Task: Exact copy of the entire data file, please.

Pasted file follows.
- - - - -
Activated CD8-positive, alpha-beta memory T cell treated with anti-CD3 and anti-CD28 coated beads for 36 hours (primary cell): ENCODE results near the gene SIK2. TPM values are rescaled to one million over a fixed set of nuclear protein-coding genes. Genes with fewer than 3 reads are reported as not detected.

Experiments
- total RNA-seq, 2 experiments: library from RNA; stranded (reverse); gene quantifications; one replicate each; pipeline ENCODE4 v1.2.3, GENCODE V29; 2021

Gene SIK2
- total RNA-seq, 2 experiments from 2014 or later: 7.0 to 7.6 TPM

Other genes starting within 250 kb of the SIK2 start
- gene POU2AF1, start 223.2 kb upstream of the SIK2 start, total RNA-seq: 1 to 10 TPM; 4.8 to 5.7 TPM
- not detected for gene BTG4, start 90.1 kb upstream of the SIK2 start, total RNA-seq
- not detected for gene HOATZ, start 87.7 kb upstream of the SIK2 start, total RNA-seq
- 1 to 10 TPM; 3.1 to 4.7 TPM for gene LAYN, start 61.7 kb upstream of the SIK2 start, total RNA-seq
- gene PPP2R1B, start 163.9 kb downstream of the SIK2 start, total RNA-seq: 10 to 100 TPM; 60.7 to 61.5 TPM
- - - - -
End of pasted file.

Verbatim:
Activated CD8-positive, alpha-beta memory T cell treated with anti-CD3 and anti-CD28 coated beads for 36 hours (primary cell): ENCODE results near the gene SIK2. TPM values are rescaled to one million over a fixed set of nuclear protein-coding genes. Genes with fewer than 3 reads are reported as not detected.

Experiments
- total RNA-seq, 2 experiments: library from RNA; stranded (reverse); gene quantifications; one replicate each; pipeline ENCODE4 v1.2.3, GENCODE V29; 2021

Gene SIK2
- total RNA-seq, 2 experiments from 2014 or later: 7.0 to 7.6 TPM

Other genes starting within 250 kb of the SIK2 start
- gene POU2AF1, start 223.2 kb upstream of the SIK2 start, total RNA-seq: 1 to 10 TPM; 4.8 to 5.7 TPM
- not detected for gene BTG4, start 90.1 kb upstream of the SIK2 start, total RNA-seq
- not detected for gene HOATZ, start 87.7 kb upstream of the SIK2 start, total RNA-seq
- 1 to 10 TPM; 3.1 to 4.7 TPM for gene LAYN, start 61.7 kb upstream of the SIK2 start, total RNA-seq
- gene PPP2R1B, start 163.9 kb downstream of the SIK2 start, total RNA-seq: 10 to 100 TPM; 60.7 to 61.5 TPM